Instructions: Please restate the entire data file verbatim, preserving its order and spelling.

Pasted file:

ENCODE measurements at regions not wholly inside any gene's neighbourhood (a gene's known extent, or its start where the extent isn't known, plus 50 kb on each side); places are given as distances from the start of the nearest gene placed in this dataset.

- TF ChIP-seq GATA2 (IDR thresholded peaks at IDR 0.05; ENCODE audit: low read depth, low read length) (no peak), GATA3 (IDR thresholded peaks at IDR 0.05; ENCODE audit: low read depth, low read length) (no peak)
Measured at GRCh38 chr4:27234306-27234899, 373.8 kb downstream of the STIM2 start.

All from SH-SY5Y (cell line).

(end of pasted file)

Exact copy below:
ENCODE measurements at regions not wholly inside any gene's neighbourhood (a gene's known extent, or its start where the extent isn't known, plus 50 kb on each side); places are given as distances from the start of the nearest gene placed in this dataset.

- TF ChIP-seq GATA2 (IDR thresholded peaks at IDR 0.05; ENCODE audit: low read depth, low read length) (no peak), GATA3 (IDR thresholded peaks at IDR 0.05; ENCODE audit: low read depth, low read length) (no peak)
Measured at GRCh38 chr4:27234306-27234899, 373.8 kb downstream of the STIM2 start.

All from SH-SY5Y (cell line).